“The boat moved with a nauseous, relentless rhythm, like someone chewing on a rotten tooth. The islands just visible through the mist also looked like teeth, Faith decided. Not fine, clean Dover teeth, but jaded, broken teeth, jutting crookedly amid the wash of the choppy grey sea. The mailboat chugged its dogged way through the waves, greasing the sky with smoke”
The first paragraph of The Lie Tree gives you all you need to know about this magnificent book. First, the similes and metaphors are powerfully evocative. You can feel the dreadful cadence of that ship and the tension and anxiety induced by that vista of harsh, imposing islands in the distance. Read it out loud too – feel how the sentences work; ‘jutting crookedly’ is perfect isn’t it? As always then with a Hardinge novel we know reading will be intensely pleasurable because the writing is so good. You can’t help but smile at the language and the figures of speech at the same time as they generate significance and strangeness and propel the narrative onwards. The text draws attention to itself but never gets in the way of telling the story.
Regular readers of Hardinge might also suspect something else is afoot: you’d be right. This is a gothic tale full of peril and suspense – something new in the Hardinge catalogue. Cuckoo Song was horribly scary for its first third but became an adventure for the rest of the book. The Lie Tree, whilst containing significant components of adventure and mystery, is full of preternatural dread and uncanny menace and never lets its grip on you loosen. You feel a knot of tension in your stomach throughout.
The book is set on a small island in the English Channel in the latter half of the nineteenth century (around 1869). Teenager Faith has travelled with her younger brother, mother, father and uncle, ostensibly so that her father – a Reverend and a natural scientist, can provide expertise for an archaeological dig. But there are intimations that the family are fleeing from intrigue and the shame of scandal. Furthermore it’s clear that Faith is dissatisfied, not just with her stern father and manipulative mother but with the expectations placed on her to be placid and ladylike; instead she is “full of questions, coiling and writhing like [a] snake”.
The novel has a lot to say about the limitations of girl’s and women’s lives in Victorian England. Faith has “tumbled off the safe, hallowed shore of childhood, and now she was in no-man’s water, neither one thing nor another, like a mermaid. Until she dragged herself up on the rock of marriage, she was difficult” but the novel charts her progress to greater self-knowledge (and knowledge about the world) and reveals the difficulties and secrets at the heart of many women’s lives. It is historically fascinating, joyfully liberating whilst also, I think, despite all the improvements in women’s lives, sharply and powerfully relevant for today.
One of the best things about The Lie Tree is its richness and the feeling that you are solidly grounded in a dense, yet mysterious, forest of intertextuality. Younger readers will be reminded of myths, fairytales and possibly some bible stories. Older readers will struggle not to think of Daphne du Maurier and all manner of nineteenth century classics, especially Wilkie Collins. There is throughout a delectable use of language to evoke period and mood; “A half-human face with a sloping brow glowered with hostile stupefaction” provides the heat-trace of Dickens or Poe whilst retaining clarity and a sense of danger.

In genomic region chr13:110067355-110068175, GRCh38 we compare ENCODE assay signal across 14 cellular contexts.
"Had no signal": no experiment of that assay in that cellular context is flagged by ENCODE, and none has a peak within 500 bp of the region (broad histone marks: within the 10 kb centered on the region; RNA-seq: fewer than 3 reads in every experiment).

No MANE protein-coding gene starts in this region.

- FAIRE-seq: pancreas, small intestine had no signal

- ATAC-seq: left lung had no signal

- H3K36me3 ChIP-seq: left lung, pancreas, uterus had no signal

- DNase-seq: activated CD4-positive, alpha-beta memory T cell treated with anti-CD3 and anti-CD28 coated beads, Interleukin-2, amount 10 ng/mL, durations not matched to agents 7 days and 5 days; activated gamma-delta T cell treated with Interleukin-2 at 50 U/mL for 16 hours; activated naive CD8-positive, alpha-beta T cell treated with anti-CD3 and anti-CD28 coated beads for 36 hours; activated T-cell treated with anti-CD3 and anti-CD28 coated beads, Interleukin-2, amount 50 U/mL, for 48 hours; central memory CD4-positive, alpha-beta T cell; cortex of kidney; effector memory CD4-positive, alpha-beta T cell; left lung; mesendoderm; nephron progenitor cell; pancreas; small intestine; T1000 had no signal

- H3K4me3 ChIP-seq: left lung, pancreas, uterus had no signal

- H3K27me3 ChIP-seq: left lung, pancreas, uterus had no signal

I could quote it all day to be honest – my kindle is marked every page or so by figures of speech, details that add layers and depth or character, and frequent glimmers of the uncanny or glimpses of the darkness: “People were animals, and animals were nothing but teeth. You bit first, and you bit often. That was the only way to survive”. It’s a novel full of ideas and intelligence but don’t think for a second that Hardinge skimps on plot. There is never a dull interlude and the narrative picks up its pace thrillingly before hurtling, breathlessly, to its denouement, shooting off surprises and revelations as it goes.
Doubts? Not really. Marcus Sedgwick is probably the UK’s best purveyor of gothic – I’m a big fan of My Swordhand is Singing for instance, but The Lie Tree is on a whole different planet of brilliant. The novel raises some good questions for debate however. There were moments when I wondered if the tensions and mysteries in the plot were perhaps overly dependent on Faith’s (mis)understanding of events. It is a difficult and delicate balance to preserve so this is being very picky indeed. Also, though Hardinge is as always, deeply aware of class and power in social relationships, it was slightly unusual for a Hardinge protagonist to be middle class and for the actions of many of the novel’s working class characters to be less sympathetic than usual. Finally I wonder if some of Hardinge’s fantasies are more complex and richly metaphorical? These are genuine questions – only answerable after a second reading and a good discussion. In the mean time I will be eagerly awaiting publication date so I can get copies in the library and buy copies for friends. The Lie Tree is brilliant; I finished it delirious and deeply happy.
This is how I finished my review of Cuckoo Song last year:
What is more astonishing, and downright weird, is that Hardinge hasn’t picked up an award or three along the way and isn’t being heralded up and down the land as a national treasure.I’m glad to say that that Cuckoo Song has made two shortlists and a long list in the last month: the BSFA Award shortlist, the James Herbert Award shortlist and the Carnegie longlist. Furthermore she is also a judge for this year’s Kitschies. Hopefully the times they are a changing.